In November 2004, the largest urban battle of the Iraq War took place in the city of Fallujah that changed the course and outcome of America’s ambitions in Iraq. Fallujah, considered by Iraqis to be a sacred and holy city and by the American military as “the hotbed of the insurgency,” was largely destroyed in an eight-day battle called “Operation Phantom Fury.”
In January 2005, following the battle, filmmaker Mark Manning joined forces with an Iraqi human rights worker, Rana Al-Aiouby, and became the only un-embedded western civilian to live with the people of Fallujah and document their stories. Manning & Al-Aiouby were the only outside civilians to gain access inside this forbidden city which, to this day, remains under controlled access to outsiders and the international press. The revealing documentary film, The Road to Fallujah, brings to light the true consequences of war, humanizes the issues, and gives a voice to the people directly involved and affected on both sides.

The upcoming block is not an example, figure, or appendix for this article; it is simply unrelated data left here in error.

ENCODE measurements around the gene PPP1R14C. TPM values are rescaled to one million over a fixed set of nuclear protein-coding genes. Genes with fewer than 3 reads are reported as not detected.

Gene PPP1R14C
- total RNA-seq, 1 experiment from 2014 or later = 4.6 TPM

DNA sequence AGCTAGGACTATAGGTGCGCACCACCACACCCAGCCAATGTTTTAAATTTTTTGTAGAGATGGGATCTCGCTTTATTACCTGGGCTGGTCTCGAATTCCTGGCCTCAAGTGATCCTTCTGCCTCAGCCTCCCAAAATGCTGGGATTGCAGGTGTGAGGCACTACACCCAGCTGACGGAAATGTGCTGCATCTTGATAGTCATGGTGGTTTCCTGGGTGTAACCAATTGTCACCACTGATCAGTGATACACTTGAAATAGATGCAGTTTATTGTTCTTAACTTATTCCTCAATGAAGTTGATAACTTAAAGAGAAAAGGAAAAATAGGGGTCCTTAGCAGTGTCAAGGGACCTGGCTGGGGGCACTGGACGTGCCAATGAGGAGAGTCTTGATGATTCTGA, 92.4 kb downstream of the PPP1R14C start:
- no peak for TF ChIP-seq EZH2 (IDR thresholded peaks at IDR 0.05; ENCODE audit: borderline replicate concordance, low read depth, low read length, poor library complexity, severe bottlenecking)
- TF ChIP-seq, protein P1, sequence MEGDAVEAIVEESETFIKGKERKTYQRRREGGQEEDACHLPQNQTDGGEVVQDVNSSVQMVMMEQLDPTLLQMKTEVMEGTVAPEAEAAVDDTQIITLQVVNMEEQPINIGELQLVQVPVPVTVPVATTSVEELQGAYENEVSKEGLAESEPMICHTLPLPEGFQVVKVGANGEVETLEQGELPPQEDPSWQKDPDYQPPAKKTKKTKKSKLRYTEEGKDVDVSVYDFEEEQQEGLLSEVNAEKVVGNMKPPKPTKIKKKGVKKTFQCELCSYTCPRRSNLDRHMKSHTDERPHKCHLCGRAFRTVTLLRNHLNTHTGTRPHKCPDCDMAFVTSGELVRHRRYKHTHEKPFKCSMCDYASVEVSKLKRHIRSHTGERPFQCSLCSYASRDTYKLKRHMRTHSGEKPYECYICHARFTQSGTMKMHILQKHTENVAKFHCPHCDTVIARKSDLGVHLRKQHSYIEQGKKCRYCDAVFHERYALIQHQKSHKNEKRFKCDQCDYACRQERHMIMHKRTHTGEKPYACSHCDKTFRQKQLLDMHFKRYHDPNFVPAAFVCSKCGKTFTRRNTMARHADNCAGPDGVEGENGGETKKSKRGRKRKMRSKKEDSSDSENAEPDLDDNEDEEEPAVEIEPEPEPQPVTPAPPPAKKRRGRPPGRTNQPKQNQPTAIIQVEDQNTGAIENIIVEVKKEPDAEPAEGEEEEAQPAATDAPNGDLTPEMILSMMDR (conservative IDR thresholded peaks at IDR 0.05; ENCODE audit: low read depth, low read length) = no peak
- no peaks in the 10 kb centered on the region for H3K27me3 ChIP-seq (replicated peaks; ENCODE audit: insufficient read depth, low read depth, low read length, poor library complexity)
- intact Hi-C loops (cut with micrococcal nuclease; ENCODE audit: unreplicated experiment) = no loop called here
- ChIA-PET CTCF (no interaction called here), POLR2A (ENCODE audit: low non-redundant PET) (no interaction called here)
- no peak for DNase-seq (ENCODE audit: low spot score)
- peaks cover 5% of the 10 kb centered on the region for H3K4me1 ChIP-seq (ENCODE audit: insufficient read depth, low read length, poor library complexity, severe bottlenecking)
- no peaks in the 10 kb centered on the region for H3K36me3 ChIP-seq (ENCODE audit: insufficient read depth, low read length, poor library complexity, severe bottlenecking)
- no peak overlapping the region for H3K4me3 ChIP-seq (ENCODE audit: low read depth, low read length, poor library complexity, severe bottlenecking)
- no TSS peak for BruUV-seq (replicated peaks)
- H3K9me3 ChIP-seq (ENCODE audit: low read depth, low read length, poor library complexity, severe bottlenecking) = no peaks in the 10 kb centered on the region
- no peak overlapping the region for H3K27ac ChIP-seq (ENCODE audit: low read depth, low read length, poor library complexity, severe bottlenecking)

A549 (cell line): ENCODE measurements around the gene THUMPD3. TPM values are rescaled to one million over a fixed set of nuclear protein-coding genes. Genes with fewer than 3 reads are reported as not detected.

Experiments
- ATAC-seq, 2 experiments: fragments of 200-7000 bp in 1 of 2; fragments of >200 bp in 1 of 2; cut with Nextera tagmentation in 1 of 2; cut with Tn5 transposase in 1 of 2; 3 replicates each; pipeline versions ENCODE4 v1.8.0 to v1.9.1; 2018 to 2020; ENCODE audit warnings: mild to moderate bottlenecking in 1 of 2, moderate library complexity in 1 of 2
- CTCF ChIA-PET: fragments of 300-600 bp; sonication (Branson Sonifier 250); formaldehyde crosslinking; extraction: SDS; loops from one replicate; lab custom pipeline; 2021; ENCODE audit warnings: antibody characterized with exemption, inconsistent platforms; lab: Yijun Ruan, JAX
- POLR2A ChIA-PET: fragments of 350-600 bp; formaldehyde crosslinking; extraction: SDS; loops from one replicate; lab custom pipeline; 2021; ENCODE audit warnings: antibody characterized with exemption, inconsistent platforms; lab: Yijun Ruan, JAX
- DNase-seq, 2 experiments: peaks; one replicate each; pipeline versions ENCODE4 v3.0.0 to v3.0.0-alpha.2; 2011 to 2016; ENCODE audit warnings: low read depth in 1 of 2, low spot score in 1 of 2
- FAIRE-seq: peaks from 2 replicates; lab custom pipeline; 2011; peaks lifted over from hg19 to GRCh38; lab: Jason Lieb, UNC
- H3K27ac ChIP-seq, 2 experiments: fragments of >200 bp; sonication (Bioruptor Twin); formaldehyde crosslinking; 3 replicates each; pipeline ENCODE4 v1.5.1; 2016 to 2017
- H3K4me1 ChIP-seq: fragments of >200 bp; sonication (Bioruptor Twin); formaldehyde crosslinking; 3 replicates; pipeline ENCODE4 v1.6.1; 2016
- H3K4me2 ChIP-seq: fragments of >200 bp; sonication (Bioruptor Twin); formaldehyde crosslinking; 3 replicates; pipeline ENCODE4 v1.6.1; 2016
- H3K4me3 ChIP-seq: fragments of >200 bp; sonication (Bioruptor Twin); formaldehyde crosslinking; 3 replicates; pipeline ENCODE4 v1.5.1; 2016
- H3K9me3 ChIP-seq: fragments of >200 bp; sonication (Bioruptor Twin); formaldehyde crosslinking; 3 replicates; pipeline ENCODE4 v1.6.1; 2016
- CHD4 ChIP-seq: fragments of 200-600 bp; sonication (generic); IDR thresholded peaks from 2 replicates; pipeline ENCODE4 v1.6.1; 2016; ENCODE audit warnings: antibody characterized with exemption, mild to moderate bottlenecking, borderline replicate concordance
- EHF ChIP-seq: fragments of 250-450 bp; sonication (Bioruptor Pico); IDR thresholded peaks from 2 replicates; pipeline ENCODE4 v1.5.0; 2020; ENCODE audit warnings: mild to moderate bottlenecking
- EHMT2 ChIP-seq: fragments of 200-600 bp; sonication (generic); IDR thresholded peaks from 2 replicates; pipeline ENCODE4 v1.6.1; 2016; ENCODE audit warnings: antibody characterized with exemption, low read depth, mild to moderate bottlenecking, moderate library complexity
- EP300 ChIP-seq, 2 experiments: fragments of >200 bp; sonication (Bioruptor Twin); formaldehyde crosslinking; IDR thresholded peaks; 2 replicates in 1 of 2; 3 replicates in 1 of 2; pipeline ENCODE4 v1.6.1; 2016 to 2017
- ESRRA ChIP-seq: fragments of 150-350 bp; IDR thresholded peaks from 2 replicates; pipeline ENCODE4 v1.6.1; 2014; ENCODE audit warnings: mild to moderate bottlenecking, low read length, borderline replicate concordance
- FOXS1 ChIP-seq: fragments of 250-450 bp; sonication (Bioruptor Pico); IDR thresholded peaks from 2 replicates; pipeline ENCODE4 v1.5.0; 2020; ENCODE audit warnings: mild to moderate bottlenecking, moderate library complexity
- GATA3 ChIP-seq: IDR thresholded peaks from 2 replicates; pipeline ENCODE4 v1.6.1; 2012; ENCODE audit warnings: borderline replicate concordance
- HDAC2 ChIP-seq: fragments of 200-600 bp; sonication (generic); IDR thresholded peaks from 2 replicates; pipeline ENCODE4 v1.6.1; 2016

As one Military Commander said, “As went Fallujah, so went Iraq.” The Road to Fallujah gives a detailed analysis of the circumstances that led to the siege of Fallujah, the actual events of the siege itself, and the consequences of the battle that have shaped the present situation in Iraq and beyond.